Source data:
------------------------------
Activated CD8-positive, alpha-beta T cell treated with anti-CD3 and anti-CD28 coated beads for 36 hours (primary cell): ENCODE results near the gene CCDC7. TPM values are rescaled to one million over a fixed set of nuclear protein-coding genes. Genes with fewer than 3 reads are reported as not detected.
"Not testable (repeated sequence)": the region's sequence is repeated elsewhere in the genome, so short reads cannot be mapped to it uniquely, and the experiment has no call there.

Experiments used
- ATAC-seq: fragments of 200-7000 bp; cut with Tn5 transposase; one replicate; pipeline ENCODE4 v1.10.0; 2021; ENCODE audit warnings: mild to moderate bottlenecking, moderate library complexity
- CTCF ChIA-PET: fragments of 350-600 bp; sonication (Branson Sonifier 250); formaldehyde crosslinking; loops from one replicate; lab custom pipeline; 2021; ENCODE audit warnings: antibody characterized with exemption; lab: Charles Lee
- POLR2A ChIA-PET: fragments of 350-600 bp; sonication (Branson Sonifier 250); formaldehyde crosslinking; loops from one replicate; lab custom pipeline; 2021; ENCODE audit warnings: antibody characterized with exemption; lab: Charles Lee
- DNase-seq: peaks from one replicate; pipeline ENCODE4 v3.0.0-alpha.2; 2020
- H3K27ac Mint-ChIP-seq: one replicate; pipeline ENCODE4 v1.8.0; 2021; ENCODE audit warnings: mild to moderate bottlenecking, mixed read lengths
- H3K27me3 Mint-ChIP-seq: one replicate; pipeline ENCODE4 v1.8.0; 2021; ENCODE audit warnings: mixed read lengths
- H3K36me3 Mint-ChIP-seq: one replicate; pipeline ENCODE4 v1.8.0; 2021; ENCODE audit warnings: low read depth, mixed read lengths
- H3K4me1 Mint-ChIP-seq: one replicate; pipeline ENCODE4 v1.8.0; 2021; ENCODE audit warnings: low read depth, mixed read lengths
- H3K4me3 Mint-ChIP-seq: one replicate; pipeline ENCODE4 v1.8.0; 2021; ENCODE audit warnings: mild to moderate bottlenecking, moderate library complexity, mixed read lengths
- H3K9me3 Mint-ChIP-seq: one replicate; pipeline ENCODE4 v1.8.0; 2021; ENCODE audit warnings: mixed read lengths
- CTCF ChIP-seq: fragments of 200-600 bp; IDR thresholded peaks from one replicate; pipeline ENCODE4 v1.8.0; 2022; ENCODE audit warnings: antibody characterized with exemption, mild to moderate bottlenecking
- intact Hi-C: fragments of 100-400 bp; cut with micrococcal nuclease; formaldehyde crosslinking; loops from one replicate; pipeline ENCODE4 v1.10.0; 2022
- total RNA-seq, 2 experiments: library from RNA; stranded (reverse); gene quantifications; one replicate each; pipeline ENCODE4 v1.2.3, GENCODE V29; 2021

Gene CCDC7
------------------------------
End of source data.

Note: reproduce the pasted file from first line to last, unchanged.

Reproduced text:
Activated CD8-positive, alpha-beta T cell treated with anti-CD3 and anti-CD28 coated beads for 36 hours (primary cell): ENCODE results near the gene CCDC7. TPM values are rescaled to one million over a fixed set of nuclear protein-coding genes. Genes with fewer than 3 reads are reported as not detected.
"Not testable (repeated sequence)": the region's sequence is repeated elsewhere in the genome, so short reads cannot be mapped to it uniquely, and the experiment has no call there.

Experiments used
- ATAC-seq: fragments of 200-7000 bp; cut with Tn5 transposase; one replicate; pipeline ENCODE4 v1.10.0; 2021; ENCODE audit warnings: mild to moderate bottlenecking, moderate library complexity
- CTCF ChIA-PET: fragments of 350-600 bp; sonication (Branson Sonifier 250); formaldehyde crosslinking; loops from one replicate; lab custom pipeline; 2021; ENCODE audit warnings: antibody characterized with exemption; lab: Charles Lee
- POLR2A ChIA-PET: fragments of 350-600 bp; sonication (Branson Sonifier 250); formaldehyde crosslinking; loops from one replicate; lab custom pipeline; 2021; ENCODE audit warnings: antibody characterized with exemption; lab: Charles Lee
- DNase-seq: peaks from one replicate; pipeline ENCODE4 v3.0.0-alpha.2; 2020
- H3K27ac Mint-ChIP-seq: one replicate; pipeline ENCODE4 v1.8.0; 2021; ENCODE audit warnings: mild to moderate bottlenecking, mixed read lengths
- H3K27me3 Mint-ChIP-seq: one replicate; pipeline ENCODE4 v1.8.0; 2021; ENCODE audit warnings: mixed read lengths
- H3K36me3 Mint-ChIP-seq: one replicate; pipeline ENCODE4 v1.8.0; 2021; ENCODE audit warnings: low read depth, mixed read lengths
- H3K4me1 Mint-ChIP-seq: one replicate; pipeline ENCODE4 v1.8.0; 2021; ENCODE audit warnings: low read depth, mixed read lengths
- H3K4me3 Mint-ChIP-seq: one replicate; pipeline ENCODE4 v1.8.0; 2021; ENCODE audit warnings: mild to moderate bottlenecking, moderate library complexity, mixed read lengths
- H3K9me3 Mint-ChIP-seq: one replicate; pipeline ENCODE4 v1.8.0; 2021; ENCODE audit warnings: mixed read lengths
- CTCF ChIP-seq: fragments of 200-600 bp; IDR thresholded peaks from one replicate; pipeline ENCODE4 v1.8.0; 2022; ENCODE audit warnings: antibody characterized with exemption, mild to moderate bottlenecking
- intact Hi-C: fragments of 100-400 bp; cut with micrococcal nuclease; formaldehyde crosslinking; loops from one replicate; pipeline ENCODE4 v1.10.0; 2022
- total RNA-seq, 2 experiments: library from RNA; stranded (reverse); gene quantifications; one replicate each; pipeline ENCODE4 v1.2.3, GENCODE V29; 2021

Gene CCDC7